I guess all of us have culturally generated images of God, but sometimes God gets lost in the culture.

I’m not that familiar with the way klansmen and other advocates of segregation used scripture to support their position, but I’m guessing they could find some. It certainly wasn’t hard for the civil rights workers and their preachers to find scripture to support their position or to find spiritual songs to incorporate into their movement, and this is what sustained them. I was struck by what this one minister, Rev. Samuel Billy Kyle, said about the music. He said the music reinforced the notion that they were going to win – not in an arrogant way, but he said, “If there is a God somewhere, and God’s word is true, then they were going to win.”

And they did win. Laws were changed – hearts were even changed in many cases, and this is a tribute to the righteousness of the cause. The cause was just, and the strategy was correct. They resisted ungodly laws in a godly manner. They engaged in non-violent resistance to violent policies, and it brought down a powerfully entrenched system. It cost the lives of many people who heard the voice of Jesus calling them to stand up for what they believed was true to the word of God, and it was the source of abundant life for many people.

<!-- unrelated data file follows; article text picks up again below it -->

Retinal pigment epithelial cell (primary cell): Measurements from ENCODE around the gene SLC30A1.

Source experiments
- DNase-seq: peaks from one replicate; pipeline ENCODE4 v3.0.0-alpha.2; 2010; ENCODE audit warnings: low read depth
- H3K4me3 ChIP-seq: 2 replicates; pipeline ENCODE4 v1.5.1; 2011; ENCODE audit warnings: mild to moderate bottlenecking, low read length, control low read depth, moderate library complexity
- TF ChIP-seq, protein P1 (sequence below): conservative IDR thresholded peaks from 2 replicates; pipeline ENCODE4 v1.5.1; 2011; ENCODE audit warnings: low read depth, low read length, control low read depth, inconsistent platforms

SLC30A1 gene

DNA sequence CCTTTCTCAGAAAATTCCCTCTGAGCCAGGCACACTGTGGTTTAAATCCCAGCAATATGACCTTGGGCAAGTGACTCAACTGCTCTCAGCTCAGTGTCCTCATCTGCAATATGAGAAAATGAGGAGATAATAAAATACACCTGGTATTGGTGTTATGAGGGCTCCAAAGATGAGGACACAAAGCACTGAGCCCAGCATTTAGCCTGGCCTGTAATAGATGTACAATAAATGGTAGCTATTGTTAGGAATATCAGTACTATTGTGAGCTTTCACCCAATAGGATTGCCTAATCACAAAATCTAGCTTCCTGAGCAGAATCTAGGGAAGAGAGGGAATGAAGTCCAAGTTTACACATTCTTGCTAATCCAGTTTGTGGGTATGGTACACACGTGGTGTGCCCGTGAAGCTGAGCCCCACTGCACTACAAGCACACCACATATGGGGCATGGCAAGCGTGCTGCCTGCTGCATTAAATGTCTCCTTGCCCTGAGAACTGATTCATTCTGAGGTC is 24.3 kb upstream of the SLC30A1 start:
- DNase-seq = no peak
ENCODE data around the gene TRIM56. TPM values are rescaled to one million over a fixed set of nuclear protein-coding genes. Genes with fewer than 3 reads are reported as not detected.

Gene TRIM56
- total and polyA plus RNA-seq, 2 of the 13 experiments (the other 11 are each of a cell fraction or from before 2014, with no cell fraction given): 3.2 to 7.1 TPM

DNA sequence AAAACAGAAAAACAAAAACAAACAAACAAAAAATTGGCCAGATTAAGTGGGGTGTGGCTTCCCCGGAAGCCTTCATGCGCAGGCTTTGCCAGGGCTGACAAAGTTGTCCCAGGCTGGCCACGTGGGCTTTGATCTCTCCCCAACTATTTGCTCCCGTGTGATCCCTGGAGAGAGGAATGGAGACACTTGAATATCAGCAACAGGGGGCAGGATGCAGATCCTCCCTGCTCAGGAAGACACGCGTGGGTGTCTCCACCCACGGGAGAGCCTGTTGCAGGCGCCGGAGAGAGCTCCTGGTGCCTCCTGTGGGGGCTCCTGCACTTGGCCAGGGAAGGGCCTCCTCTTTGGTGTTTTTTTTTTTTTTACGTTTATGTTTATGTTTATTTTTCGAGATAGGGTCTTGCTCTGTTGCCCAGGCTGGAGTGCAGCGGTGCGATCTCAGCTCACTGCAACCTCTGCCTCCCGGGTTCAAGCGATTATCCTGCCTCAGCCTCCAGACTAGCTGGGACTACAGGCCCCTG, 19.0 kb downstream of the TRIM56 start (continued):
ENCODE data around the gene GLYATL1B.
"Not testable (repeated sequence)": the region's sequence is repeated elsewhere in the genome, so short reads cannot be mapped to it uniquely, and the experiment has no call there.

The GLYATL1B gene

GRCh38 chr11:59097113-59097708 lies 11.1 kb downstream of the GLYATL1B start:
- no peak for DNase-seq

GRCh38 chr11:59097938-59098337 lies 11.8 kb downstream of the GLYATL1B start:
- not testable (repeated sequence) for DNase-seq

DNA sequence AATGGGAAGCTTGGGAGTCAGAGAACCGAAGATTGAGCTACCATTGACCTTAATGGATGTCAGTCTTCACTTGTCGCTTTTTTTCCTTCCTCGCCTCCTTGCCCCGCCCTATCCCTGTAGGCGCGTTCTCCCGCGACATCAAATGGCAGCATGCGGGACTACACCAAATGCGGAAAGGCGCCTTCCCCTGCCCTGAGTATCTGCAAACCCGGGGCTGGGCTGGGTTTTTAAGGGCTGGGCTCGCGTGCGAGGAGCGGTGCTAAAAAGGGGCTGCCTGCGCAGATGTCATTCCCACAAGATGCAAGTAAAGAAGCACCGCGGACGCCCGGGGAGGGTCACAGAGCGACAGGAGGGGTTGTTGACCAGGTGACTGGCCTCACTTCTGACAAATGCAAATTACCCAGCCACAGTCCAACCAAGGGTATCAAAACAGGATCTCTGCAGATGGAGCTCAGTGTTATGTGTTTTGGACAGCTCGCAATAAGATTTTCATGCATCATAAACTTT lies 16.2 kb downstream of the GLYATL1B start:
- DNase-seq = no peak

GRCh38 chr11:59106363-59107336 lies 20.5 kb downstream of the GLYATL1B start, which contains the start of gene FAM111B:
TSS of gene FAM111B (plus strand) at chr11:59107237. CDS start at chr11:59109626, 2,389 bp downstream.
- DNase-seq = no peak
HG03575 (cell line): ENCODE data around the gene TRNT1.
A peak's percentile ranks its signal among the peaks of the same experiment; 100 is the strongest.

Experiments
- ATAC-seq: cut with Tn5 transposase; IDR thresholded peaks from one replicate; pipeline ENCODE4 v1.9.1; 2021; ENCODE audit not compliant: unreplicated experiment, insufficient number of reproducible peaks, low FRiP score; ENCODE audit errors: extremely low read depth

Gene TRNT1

That television show helped me understand the nature of the conflict that Jesus was addressing in this passage of scripture. And it reminded me that there has always been resistance to the real presence of God’s truth in this world – and often that resistance comes from people who feel like they’re well acquainted with God. This passage of scripture serves as a source of encouragement to righteous people who are thrown aside by others who define God in a different way.

We currently are not unfamiliar with religious conflict, and I’m not talking about the friction that is often hyped between the Christians and the Jews and the Muslims and the various other religious franchises around the world. I’m not saying that such conflict doesn’t exist, and the nature of that conflict is similarly generated by culturally created images of God, but anyone who has been involved in church operations on whatever level has been touched by the kind of conflict that can exist between followers of the same Lord.